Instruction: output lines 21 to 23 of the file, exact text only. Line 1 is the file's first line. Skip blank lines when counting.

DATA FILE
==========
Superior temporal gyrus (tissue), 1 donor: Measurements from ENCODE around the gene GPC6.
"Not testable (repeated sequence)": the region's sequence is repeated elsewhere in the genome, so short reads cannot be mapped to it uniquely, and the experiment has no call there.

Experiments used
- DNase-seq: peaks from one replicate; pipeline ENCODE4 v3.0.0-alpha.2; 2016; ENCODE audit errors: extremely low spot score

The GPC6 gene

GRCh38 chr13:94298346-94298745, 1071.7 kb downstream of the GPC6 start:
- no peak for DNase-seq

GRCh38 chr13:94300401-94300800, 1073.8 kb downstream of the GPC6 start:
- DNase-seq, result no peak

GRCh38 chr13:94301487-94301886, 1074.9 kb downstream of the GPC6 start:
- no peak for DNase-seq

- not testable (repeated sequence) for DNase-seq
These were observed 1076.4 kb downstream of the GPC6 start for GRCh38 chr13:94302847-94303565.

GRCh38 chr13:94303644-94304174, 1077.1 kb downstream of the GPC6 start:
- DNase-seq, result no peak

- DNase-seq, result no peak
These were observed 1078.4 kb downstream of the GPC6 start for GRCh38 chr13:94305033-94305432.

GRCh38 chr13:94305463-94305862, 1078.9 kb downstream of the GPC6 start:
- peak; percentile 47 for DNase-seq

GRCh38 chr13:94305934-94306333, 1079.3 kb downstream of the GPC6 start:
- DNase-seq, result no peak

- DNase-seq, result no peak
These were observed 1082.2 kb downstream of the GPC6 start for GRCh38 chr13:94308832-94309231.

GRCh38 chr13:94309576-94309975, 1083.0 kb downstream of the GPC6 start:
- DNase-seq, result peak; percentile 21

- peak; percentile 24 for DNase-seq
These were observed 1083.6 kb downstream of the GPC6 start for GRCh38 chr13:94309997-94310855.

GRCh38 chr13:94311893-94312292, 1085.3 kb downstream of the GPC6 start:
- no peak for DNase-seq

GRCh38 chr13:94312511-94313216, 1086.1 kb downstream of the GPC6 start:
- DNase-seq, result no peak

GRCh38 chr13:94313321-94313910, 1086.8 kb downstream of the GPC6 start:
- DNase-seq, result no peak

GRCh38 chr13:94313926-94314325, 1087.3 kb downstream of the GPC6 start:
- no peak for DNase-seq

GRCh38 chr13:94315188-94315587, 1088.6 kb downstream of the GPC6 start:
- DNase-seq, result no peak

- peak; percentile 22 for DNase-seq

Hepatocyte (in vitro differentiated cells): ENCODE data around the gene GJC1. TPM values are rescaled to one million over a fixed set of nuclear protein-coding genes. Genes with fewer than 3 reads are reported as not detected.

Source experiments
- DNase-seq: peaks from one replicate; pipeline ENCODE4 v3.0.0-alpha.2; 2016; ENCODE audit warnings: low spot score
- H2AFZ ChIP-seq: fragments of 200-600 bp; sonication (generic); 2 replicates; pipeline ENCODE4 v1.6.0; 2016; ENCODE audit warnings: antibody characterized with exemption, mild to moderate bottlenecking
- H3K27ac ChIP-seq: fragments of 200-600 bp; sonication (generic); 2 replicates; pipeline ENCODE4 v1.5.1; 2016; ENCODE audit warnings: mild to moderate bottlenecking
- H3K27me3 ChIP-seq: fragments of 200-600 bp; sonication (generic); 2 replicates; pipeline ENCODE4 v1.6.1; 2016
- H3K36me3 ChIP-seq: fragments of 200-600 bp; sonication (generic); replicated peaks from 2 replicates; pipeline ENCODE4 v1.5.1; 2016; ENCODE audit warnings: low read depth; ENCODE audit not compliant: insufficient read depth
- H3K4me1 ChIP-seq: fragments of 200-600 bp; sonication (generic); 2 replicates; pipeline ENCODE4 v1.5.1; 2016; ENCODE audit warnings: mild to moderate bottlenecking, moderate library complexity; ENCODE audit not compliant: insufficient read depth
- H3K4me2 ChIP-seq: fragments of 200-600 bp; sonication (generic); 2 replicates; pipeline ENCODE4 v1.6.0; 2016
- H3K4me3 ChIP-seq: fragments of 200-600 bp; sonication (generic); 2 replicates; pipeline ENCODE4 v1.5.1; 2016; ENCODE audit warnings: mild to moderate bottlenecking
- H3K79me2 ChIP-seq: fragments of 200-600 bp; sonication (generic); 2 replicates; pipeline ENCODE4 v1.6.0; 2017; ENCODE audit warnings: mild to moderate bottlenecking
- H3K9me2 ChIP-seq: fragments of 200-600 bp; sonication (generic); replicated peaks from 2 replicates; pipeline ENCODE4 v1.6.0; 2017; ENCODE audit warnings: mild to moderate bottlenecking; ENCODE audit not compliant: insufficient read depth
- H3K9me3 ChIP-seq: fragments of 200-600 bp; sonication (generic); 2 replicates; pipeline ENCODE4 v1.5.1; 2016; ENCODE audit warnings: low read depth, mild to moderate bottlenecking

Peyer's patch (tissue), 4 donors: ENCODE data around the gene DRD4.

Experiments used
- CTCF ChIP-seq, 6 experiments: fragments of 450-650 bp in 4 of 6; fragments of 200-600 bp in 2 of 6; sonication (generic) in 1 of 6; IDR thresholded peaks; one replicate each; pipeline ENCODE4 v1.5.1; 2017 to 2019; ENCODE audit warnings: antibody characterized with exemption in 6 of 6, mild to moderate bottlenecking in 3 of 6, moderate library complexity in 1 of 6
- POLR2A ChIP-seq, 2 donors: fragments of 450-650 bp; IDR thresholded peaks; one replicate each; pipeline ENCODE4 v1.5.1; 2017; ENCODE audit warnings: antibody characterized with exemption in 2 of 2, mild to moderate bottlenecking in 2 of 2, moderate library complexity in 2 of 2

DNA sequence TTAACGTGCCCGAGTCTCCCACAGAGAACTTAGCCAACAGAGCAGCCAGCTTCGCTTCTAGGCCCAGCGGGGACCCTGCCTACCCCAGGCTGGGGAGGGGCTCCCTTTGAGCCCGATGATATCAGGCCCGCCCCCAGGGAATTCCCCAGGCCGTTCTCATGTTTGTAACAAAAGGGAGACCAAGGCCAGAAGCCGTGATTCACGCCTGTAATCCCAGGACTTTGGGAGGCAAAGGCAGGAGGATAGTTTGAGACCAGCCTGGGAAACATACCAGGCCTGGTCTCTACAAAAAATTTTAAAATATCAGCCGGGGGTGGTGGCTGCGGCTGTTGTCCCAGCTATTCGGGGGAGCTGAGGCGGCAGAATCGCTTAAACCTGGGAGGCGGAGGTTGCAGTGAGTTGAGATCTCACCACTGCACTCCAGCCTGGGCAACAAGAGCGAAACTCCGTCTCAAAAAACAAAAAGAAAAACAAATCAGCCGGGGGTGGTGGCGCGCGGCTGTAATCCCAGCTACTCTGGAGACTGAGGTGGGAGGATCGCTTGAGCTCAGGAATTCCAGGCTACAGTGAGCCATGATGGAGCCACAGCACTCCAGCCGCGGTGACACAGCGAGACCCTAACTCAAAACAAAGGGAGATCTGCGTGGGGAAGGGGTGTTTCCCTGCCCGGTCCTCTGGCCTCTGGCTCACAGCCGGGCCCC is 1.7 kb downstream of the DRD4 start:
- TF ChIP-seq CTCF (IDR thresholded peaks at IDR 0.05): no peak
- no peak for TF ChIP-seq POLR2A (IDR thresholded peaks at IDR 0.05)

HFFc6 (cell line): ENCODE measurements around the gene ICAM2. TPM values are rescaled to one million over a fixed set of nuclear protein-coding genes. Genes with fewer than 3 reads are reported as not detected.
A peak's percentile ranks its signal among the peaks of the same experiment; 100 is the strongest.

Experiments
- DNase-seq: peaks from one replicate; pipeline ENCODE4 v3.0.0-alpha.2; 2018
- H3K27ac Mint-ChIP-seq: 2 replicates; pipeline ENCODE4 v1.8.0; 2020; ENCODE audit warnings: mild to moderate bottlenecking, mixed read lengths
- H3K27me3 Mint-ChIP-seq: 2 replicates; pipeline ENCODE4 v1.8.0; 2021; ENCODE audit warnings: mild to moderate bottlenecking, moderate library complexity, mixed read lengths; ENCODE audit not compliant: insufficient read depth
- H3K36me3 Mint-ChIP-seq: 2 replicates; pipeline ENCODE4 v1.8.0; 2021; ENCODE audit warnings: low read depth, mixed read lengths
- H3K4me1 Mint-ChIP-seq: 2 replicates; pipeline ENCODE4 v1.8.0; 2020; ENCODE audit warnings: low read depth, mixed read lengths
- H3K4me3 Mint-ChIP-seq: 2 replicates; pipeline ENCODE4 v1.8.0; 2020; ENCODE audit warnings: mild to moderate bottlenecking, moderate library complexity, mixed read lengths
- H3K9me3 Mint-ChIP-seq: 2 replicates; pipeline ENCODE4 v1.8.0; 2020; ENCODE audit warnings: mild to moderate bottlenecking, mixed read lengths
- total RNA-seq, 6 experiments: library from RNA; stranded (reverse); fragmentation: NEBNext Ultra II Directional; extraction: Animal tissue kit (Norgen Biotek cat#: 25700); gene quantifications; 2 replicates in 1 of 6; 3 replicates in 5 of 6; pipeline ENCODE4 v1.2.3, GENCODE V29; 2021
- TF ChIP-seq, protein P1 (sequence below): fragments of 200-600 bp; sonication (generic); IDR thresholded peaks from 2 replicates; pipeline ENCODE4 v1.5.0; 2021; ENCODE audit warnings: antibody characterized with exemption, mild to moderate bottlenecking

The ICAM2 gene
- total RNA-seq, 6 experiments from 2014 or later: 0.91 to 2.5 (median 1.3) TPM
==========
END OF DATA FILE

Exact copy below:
- DNase-seq, result no peak

- DNase-seq, result no peak
These were observed 1082.2 kb downstream of the GPC6 start for GRCh38 chr13:94308832-94309231.